Critique: ‘Dallas’ Episode 36 – ‘The Lost Child’

Bobby Ewing, Dallas, Lost Child, Luke Middens, Ronnie Scribner


“Dallas” is sometimes thought of as a “man’s show” not just because of its rugged western motif, but also because the Ewing women so often take a backseat to their male counterparts. Consider “The Lost Child,” in which Pam suffers a miscarriage but the tragedy is seen mostly through Bobby’s eyes.

To pull this off, scriptwriter Rena Down has Bobby befriend Luke, the young son of ranch hand Bo Middens. When Bo is bitten by a rattlesnake and hospitalized, Bobby allows eager cowboy-in-training Luke to fill in for his “pa.” Bobby and Luke bond while working together, especially after Luke tells him how he never has a chance to grow close to people because he and his widower father are always on the move.

Patrick Duffy displays an effortless, big brotherly charm in his scenes with guest star Ronnie Scribner, who is believable as sensitive Luke. At times, Bobby and Luke’s relationship feels a bit too “Little House on the Prairie” for “Dallas,” but their sentimental conversations help establish Bobby’s paternal instincts.

Ultimately, this is what makes “The Lost Child” one of the cleverest entries in “Dallas’s” third season. If Luke didn’t exist, we wouldn’t know how loving Bobby is with children – and Pam’s miscarriage might not resonate with the audience as much as it does.

In a way, Luke serves the same function as baby John. At the beginning of the third season, when Sue Ellen brings home her newborn son, Pam bonds with the baby instantly, establishing her parental bona fides. The difference between these two plot devices is John is a newborn and Luke is an adolescent, so his relationship with Bobby feels more substantial.

In “The Lost Child’s” final scene, Luke tells Bobby he is moving to Montana with Bo, who has recovered from his snakebite. Bobby’s farewell scene with the boy is touching, mainly because we know Bobby isn’t saying goodbye to Luke as much as he’s saying goodbye to his dream of becoming a father.

Grade: B


Bobby Ewing, Dallas, Lost Child, Pam Ewing, Victoria Principal

Love and miscarriage


Season 3, Episode 7

Airdate: November 2, 1979

Audience: 19.8 million homes, ranking 5th in the weekly ratings

Writer: Rena Down

Director: Irving J. Moore

Synopsis: After Pam suffers a miscarriage, she tells Bobby about her genetic disease and declares she mustn’t become pregnant again. Bobby befriends the young son of a ranch hand and is sad when the boy and his father move away. Cliff tells Digger he is baby John’s father. Sue Ellen begins seeing Dr. Simon Elby, a psychiatrist.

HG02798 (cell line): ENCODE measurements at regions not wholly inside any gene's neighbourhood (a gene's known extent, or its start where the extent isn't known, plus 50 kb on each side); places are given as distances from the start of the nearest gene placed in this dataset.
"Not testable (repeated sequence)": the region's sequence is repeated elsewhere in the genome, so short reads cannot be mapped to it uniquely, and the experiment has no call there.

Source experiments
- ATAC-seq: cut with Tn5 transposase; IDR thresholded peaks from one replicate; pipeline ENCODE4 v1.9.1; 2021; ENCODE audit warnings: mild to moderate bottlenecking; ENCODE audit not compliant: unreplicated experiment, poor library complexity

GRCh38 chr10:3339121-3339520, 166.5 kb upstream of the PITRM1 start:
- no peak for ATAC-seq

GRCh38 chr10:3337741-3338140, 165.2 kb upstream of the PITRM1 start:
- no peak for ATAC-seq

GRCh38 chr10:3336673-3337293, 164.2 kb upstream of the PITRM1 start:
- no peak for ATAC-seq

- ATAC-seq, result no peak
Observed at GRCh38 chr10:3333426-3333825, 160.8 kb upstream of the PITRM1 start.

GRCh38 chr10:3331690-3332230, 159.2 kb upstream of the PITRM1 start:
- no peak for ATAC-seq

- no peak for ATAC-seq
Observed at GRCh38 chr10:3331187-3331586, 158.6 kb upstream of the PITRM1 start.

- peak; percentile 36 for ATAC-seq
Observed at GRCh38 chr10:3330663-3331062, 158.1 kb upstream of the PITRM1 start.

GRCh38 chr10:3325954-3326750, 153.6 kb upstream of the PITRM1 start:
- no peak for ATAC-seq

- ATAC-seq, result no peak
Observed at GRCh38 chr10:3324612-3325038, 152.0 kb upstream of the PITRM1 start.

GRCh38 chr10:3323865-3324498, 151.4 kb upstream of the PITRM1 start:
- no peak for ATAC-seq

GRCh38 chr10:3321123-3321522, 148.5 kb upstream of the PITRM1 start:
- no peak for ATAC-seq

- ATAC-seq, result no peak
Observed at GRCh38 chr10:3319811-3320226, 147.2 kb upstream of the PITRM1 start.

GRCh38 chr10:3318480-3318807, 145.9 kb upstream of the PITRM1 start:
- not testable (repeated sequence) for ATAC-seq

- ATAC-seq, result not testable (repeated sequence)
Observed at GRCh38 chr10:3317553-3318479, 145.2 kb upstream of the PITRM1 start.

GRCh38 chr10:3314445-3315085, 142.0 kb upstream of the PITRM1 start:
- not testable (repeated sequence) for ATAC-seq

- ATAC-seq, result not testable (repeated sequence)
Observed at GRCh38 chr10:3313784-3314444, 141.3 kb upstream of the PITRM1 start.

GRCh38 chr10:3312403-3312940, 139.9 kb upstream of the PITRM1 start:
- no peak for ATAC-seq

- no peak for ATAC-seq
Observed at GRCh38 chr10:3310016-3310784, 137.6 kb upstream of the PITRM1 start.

Cast: Barbara Bel Geddes (Miss Ellie Ewing), Jeff Cooper (Dr. Simon Elby), Mary Crosby (Kristin Shepard), Jim Davis (Jock Ewing), Patrick Duffy (Bobby Ewing), Med Flory (Cal McBride), Linda Gray (Sue Ellen Ewing), Larry Hagman (J.R. Ewing), Steve Kanaly (Ray Krebbs), Ken Kercheval (Cliff Barnes), Jeanna Michaels (Connie), Randolph Powell (Alan Beam), Victoria Principal (Pam Ewing), Ronnie Scribner (Luke Middens), Charlene Tilton (Lucy Ewing), Keenan Wynn (Digger Barnes)

“The Lost Child” is available on DVD and at and iTunes. Watch the episode and share your comments below.


  1. This was a very sweet episode. I like that Bobby’s relationship with Luke wasn’t forgotten; he’s mentioned several times in the years after this story. It reinforces that the relationship was as important to Bobby as it was depicted. That’s not always true in other shows. People can show up and be the most important thing ever and then forgotten the following week.

  2. Anonymous says:

    Ray Krebbs was always my favorite. Just a good natured solid working genuine nice guy. Not many like him and Bobby.


  1. […] “The Lost Child,” a third-season “Dallas” episode, Cliff and Digger (Ken Kercheval, Keenan Wynn) walk out of the […]

  2. […] hayloft and suffers a miscarriage. She gets pregnant again at the beginning of Season 3, only to lose that child during another ranching mishap. Pam shifts her focus to her career, but when Sue Ellen leaves […]

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